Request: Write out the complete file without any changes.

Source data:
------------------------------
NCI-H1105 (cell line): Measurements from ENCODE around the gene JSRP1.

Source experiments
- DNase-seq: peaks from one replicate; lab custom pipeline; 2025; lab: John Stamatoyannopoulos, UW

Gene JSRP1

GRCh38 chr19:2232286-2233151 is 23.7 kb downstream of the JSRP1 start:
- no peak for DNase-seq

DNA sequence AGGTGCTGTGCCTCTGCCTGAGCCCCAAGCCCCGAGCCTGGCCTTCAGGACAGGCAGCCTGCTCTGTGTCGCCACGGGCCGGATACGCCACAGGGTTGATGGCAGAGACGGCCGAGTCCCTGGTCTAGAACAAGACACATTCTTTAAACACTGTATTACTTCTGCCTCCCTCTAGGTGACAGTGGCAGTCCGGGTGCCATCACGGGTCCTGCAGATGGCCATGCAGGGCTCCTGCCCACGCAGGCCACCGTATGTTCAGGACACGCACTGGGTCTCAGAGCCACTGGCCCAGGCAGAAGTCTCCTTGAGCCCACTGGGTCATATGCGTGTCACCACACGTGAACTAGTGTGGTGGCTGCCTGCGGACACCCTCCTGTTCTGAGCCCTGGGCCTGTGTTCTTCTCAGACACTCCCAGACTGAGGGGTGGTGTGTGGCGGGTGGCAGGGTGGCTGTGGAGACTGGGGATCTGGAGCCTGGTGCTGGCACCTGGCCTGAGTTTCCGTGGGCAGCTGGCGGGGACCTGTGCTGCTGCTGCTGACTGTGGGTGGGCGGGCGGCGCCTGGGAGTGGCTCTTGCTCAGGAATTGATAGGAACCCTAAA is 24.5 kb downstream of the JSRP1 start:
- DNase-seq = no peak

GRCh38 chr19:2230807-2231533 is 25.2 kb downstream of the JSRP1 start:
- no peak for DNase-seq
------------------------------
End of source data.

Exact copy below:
NCI-H1105 (cell line): Measurements from ENCODE around the gene JSRP1.

Source experiments
- DNase-seq: peaks from one replicate; lab custom pipeline; 2025; lab: John Stamatoyannopoulos, UW

Gene JSRP1

GRCh38 chr19:2232286-2233151 is 23.7 kb downstream of the JSRP1 start:
- no peak for DNase-seq

DNA sequence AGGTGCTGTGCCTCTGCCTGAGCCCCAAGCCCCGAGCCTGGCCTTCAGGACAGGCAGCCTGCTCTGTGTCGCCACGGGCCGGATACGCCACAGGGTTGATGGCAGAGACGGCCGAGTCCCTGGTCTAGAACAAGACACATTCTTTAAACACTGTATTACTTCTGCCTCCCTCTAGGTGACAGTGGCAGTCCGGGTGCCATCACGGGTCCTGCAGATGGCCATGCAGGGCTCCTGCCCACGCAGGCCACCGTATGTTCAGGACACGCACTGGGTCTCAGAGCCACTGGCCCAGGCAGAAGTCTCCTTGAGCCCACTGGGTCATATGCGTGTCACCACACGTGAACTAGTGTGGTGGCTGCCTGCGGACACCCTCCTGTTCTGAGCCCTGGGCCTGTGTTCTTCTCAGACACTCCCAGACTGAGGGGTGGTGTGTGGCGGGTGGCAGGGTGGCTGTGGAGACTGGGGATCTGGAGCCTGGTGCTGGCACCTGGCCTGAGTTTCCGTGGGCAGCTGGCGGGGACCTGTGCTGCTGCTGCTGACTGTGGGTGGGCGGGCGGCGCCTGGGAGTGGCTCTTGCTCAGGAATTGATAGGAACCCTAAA is 24.5 kb downstream of the JSRP1 start:
- DNase-seq = no peak

GRCh38 chr19:2230807-2231533 is 25.2 kb downstream of the JSRP1 start:
- no peak for DNase-seq